The Week In Review: Manufacturing

Applied’s next-gen implanter; end of an era for IBM; SEMI’s forecast; Advantest’s ATE system.


Looking to address a new wave of chip architectures in the marketplace, Applied Materials has rolled out its next-generation, medium-current ion implanter.

The system, dubbed the VIISta 900 3D, is geared for the production of finFETs and 3D NAND designs at the sub-2xnm nodes. Typically, medium-current implanters have a maximum energy range of about 900keV (triple-charge), with dose ranges from E11 to E14.

Medium-current implanters are designed for various applications, such as halo, well isolation and other implants. In planar designs, there are only a few steps that require compound angle implants. One of the few exceptions to the rule is the halo implants.

In 3D-like devices, however, there are more requirements for compound angle implants with greater precision. “As customers migrate toward 3D devices, whether we are talking about finFET structures in the logic area or 3D memory, there are some new challenges that are coming into play relative to implant,” said Dennis Rodier, global product manager at Applied Materials. “Some of the implants require a higher degree of precision, especially with respect to angle control and accuracy. The other thing we’re seeing is that defect performance is becoming much more critical.”

Next-generation, medium-current implanters must also address other requirements. “From an implant perspective, you might end up with multiple threshold voltages that are required on a single chip. You might have a low Vt, mid Vt and high Vt. You might have several Vt tuning steps that need to be fine tuned. That’s typically done with a low dose medium-current implanter,” Rodier said.

To address those needs, Applied has devised a new medium-current system. The VIISta 900 3D system offers an enhanced beam shape and angle control, based on three new elements—a so-called Quadrupole Lens, corrector magnet and beam shape metrology. All told, the system improves the angle control by 2X and has a 40% better dose uniformity.

Another feature is what Applied calls SuperScan 3 technology. This utilizes the tool’s beam shape control to support customized wafer dose patterning. “This is for custom dose patterning. With the SuperScan capability, we can enable up to seven customized dose ratios. We are also able to tune the beam shape or size,” he said. “This is also addressing other process variations in the fab. It could be etch or thin-film thermal process variations.”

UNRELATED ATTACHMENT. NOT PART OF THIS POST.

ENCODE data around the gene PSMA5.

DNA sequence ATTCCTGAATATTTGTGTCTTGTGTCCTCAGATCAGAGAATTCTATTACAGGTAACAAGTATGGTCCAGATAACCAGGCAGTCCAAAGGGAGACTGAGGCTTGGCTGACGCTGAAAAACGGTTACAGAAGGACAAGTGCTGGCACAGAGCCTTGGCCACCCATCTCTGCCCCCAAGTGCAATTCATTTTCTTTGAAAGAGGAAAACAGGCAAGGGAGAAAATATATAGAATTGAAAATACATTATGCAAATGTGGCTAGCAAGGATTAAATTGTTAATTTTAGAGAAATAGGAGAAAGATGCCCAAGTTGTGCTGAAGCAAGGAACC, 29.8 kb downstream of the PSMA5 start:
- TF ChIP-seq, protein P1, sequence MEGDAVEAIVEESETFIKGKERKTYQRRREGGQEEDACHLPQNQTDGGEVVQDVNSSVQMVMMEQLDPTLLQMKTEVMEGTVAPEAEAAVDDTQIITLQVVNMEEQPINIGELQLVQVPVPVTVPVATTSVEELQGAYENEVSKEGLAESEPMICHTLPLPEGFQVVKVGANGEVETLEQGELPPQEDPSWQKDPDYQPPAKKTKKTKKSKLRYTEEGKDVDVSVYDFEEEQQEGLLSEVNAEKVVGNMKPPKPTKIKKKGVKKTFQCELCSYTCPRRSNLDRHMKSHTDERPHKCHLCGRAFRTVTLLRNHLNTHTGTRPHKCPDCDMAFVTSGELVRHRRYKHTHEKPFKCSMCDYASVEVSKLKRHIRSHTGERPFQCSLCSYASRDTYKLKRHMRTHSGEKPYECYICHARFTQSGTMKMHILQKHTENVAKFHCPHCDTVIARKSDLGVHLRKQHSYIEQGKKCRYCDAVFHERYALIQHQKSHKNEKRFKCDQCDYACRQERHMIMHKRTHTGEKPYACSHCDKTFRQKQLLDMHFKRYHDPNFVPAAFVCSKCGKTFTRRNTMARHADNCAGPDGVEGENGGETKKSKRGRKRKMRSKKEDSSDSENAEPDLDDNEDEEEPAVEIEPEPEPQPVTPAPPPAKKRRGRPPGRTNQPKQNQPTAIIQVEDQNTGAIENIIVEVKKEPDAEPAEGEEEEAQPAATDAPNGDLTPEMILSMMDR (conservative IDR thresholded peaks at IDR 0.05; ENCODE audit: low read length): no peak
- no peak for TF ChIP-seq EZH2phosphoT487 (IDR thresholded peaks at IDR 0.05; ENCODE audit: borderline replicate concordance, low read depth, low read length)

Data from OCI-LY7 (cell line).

The system also consists of a hot implant technology and a triple magnet architecture, which boosts yield by minimizing defects. Triple-magnet architecture delivers a clean beam line, removing beam-borne metals, particles, cross-species, and contamination well before the beam reaches the wafer. Complementing its capabilities for finFET and 3D NAND device fabrication, the VIISta 900 3D tool is also an optimal solution for doping the photodiode and logic layers of CMOS image sensors.


IBM’s possible exit from the IC business would mark the end of an era, according to the Poughkeepsie Journal. As reported, GlobalFoundries is in talks to buy IBM’s chip unit.

In a research note, SEMI analysts Christian Gregor Dieseldorff and Clark Tseng, said: “With the strong growth in the mobile market and their ever increasing functionality, the driver for leading edge semiconductor devices is to reduce power consumption without comprising performance. The cost per wafer has become an increasing concern below the 32nm node. The expected cost reduction benefit of production at smaller nodes is diminishing and is not keeping pace with the scaling benefits in many cases. This has widespread and fundamental implications for an industry long following the cadences of Moore’s Law.”

2014, according to SEMI, is off to a positive start. The WSTS/SIA reports strong IC unit shipment growth through April.

Advantest has launched its new PVI8 floating power source, which extends the capabilities of its V93000 test platform for high-voltage and high-current testing of embedded power devices.

For the 12th consecutive year, Lam Research has awarded scholarships to graduating high school seniors. Nine $10,000 scholarships went to various students.

EZchip Semiconductor has signed a definitive agreement to acquire Tilera, a privately-held company that develops high-performance multi-core processors.

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